February 17, 2017
By John Stewart
Big markets like the United States and China have been boosting EMV chip card shipments for years, but now those two growth engines are sputtering.
Worldwide chip card shipments last year came in at just under 3 billion. At a slim 1%, that was were nearly flat growth from shipments in 2015, according to estimates released Thursday by ABI Research. This follows annual EMV-shipment increases of 20% to 35% between 2012 and 2015, the firm says.
One big factor in the nearly invisible growth last year is what ABI Research calls “overstocking” by issuers in the U.S. market following years of preparation for EMV and the October 2015 liability shift, which according to card-network rules moved responsibility for counterfeit card fraud from issuers to merchants if the merchants were unable to process EMV cards. As a result of this saturation, U.S. EMV shipments fell 19% in 2016, totaling 530 million units.
The situation also bodes ill, at least for the immediate future, for contactless EMV. Currently, most EMV cards in the U.S. market require users to insert the card into a chip reader and leave it there for several seconds while the device interacts with the chip. With their tap-and-go capability, contactless EMV cards would considerably speed up transactions. “Overstocking proved a major barrier in 2016, having an additional knock-on effect on contactless-issuance expectations as issuers first focus on depleting existing contact card stock,” says ABI Research in a news release about its EMV shipment results.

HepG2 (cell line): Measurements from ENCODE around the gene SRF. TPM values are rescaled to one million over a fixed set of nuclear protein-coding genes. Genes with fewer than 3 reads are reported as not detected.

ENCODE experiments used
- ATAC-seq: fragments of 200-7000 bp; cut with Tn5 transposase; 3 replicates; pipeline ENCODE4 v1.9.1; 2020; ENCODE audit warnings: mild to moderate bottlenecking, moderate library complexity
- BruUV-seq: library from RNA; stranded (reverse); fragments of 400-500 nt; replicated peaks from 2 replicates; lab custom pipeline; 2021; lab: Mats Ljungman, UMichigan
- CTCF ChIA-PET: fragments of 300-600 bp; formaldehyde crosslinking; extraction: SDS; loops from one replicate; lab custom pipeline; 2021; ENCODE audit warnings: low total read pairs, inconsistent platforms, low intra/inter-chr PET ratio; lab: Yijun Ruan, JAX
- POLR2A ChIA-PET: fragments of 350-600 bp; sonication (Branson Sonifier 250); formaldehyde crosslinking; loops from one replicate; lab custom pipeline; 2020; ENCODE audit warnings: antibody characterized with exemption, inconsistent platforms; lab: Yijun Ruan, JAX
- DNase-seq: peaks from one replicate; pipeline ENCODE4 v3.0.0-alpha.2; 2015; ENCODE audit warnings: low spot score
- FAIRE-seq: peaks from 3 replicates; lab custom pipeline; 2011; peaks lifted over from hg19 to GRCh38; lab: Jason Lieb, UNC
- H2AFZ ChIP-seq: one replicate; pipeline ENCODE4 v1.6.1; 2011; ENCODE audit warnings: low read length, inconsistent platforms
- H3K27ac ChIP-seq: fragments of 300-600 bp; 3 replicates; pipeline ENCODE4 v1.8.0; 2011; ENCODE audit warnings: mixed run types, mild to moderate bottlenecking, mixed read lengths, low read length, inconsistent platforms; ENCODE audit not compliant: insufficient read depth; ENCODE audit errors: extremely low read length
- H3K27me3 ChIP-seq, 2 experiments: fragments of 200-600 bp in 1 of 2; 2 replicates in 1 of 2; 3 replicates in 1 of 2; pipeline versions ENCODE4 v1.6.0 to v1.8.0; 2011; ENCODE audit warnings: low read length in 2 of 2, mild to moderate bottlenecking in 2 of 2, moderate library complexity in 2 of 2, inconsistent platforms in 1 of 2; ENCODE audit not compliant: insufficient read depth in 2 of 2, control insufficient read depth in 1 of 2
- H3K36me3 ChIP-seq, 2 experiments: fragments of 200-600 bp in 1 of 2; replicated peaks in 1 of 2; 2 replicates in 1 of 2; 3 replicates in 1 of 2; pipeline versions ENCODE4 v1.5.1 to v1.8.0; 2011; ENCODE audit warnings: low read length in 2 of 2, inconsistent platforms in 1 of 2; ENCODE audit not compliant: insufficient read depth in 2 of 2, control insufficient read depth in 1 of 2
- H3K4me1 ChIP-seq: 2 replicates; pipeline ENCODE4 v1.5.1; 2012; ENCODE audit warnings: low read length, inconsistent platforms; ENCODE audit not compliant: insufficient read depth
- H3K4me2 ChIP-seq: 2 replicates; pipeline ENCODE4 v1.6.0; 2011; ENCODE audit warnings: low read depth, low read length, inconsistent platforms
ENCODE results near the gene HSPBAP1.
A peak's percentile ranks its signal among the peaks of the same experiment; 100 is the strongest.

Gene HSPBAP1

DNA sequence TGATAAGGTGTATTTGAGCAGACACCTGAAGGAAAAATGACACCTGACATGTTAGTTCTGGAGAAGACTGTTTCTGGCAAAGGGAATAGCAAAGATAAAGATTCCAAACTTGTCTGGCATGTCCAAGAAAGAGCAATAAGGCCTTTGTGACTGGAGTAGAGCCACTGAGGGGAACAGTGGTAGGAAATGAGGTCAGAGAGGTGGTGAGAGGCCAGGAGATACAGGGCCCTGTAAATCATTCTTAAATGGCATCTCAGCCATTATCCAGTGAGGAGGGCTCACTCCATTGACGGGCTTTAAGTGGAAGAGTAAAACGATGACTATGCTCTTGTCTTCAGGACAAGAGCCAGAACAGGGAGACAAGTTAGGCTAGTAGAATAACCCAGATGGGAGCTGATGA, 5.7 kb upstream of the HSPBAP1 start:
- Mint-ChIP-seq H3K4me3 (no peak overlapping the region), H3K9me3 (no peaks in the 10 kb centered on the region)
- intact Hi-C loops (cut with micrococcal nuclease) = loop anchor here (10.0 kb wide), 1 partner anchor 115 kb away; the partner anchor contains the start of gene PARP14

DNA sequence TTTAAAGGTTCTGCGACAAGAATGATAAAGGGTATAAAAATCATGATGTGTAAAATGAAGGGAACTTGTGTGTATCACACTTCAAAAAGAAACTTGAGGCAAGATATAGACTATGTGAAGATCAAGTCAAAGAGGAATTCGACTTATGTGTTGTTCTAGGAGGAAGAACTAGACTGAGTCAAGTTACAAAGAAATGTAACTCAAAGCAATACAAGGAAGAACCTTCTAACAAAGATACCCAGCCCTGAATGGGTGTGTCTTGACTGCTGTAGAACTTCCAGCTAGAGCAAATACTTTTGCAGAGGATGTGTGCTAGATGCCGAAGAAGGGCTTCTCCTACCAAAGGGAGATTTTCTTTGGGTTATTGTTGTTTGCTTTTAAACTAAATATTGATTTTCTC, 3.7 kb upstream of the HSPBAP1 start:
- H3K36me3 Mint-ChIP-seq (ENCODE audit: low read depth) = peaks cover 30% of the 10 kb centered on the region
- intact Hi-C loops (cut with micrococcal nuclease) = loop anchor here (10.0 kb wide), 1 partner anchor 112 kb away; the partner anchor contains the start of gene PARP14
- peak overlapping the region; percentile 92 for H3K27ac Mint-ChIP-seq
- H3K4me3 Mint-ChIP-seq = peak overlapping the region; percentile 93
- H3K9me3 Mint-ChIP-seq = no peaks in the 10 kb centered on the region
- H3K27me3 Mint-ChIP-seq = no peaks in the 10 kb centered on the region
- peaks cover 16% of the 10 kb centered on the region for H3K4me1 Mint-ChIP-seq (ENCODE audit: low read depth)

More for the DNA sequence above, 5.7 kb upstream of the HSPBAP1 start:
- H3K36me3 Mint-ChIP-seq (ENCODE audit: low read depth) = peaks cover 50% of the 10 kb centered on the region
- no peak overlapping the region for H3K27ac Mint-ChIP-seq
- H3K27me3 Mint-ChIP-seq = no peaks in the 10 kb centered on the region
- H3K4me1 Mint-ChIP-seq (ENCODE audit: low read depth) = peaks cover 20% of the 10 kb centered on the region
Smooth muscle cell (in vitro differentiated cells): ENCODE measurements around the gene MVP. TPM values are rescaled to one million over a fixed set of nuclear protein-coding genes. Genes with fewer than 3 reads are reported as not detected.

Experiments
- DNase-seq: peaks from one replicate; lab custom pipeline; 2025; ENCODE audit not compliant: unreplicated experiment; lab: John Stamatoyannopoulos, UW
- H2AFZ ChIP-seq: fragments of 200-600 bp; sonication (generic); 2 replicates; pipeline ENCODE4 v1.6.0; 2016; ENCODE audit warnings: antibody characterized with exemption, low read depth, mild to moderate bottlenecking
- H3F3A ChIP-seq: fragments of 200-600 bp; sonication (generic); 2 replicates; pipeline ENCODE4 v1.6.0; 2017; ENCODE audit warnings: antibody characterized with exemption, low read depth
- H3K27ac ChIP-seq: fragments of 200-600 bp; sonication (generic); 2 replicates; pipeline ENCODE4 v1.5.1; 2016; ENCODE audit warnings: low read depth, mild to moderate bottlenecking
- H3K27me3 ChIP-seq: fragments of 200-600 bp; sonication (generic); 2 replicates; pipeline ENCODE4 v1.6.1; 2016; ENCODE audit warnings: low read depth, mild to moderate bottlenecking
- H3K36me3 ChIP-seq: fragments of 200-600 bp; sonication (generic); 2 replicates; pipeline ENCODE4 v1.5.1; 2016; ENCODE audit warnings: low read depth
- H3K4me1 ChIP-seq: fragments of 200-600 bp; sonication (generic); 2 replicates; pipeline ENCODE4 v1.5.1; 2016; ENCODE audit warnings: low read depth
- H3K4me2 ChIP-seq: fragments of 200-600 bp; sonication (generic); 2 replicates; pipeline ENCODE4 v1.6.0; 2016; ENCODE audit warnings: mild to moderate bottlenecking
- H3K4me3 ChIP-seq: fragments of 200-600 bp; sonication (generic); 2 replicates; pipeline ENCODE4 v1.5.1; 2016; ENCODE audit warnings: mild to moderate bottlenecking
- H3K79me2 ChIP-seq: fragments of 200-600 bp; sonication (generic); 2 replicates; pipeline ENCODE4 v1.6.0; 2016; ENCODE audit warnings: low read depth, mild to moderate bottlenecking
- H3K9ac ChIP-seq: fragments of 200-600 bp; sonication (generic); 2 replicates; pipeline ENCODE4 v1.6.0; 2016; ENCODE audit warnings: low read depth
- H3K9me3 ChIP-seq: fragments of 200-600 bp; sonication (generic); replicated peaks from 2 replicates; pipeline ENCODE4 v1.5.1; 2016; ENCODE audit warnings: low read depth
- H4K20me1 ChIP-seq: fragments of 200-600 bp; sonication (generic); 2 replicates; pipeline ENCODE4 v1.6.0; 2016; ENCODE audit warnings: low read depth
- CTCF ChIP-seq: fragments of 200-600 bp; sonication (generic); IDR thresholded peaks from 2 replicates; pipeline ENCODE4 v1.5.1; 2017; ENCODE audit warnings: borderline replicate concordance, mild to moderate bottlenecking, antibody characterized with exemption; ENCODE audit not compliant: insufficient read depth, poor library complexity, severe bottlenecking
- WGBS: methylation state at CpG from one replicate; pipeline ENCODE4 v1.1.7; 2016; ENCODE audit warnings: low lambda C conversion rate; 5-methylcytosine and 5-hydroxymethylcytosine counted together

The firm predicts contactless EMV will not emerge in any significant way in the U.S. market until 2018. So far, Citigroup Inc.’s cobranded Visa card portfolio with Costco is the only major program to adopt contactless EMV, according to ABI.
Also contributing to slow growth worldwide is China, where EMV shipments fell 3.9% last year, ABI says. But India is a bright spot for chip card growth, thanks to efforts to boost digital-banking inclusion and a government initiative to take the 500- and 1,000-rupee notes out of circulation.
"Removal of the 500- and 1,000-rupee cash denominations directly led to a cash crisis, and as a direct result, increased demand for point-of-sale terminals and banking access," says Phil Sealy, senior analyst at ABI Research, in a statement. "A country once so reliant on cash was put into an instant state of shock, but the subsequent reaction will prove a positive one for all involved in the digital-payments market."
India, one of the last markets to shift to EMV, will now spark “valuable growth” in chip card shipments, Sealy forecasts.
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